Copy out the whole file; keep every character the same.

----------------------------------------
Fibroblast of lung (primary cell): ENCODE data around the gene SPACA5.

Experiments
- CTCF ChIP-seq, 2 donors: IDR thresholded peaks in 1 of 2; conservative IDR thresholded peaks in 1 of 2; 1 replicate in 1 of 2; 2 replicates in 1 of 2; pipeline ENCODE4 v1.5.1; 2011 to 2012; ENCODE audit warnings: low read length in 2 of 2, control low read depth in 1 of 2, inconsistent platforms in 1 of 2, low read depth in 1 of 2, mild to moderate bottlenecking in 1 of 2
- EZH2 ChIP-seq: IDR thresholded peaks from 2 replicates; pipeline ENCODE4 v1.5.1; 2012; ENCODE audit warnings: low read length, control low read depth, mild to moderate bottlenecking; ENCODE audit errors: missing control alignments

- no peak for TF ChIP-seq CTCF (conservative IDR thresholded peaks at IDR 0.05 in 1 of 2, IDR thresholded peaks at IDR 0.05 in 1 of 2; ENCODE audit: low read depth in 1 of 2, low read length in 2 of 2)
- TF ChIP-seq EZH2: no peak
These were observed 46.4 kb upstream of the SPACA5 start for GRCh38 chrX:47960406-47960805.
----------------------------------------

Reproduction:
Fibroblast of lung (primary cell): ENCODE data around the gene SPACA5.

Experiments
- CTCF ChIP-seq, 2 donors: IDR thresholded peaks in 1 of 2; conservative IDR thresholded peaks in 1 of 2; 1 replicate in 1 of 2; 2 replicates in 1 of 2; pipeline ENCODE4 v1.5.1; 2011 to 2012; ENCODE audit warnings: low read length in 2 of 2, control low read depth in 1 of 2, inconsistent platforms in 1 of 2, low read depth in 1 of 2, mild to moderate bottlenecking in 1 of 2
- EZH2 ChIP-seq: IDR thresholded peaks from 2 replicates; pipeline ENCODE4 v1.5.1; 2012; ENCODE audit warnings: low read length, control low read depth, mild to moderate bottlenecking; ENCODE audit errors: missing control alignments

- no peak for TF ChIP-seq CTCF (conservative IDR thresholded peaks at IDR 0.05 in 1 of 2, IDR thresholded peaks at IDR 0.05 in 1 of 2; ENCODE audit: low read depth in 1 of 2, low read length in 2 of 2)
- TF ChIP-seq EZH2: no peak
These were observed 46.4 kb upstream of the SPACA5 start for GRCh38 chrX:47960406-47960805.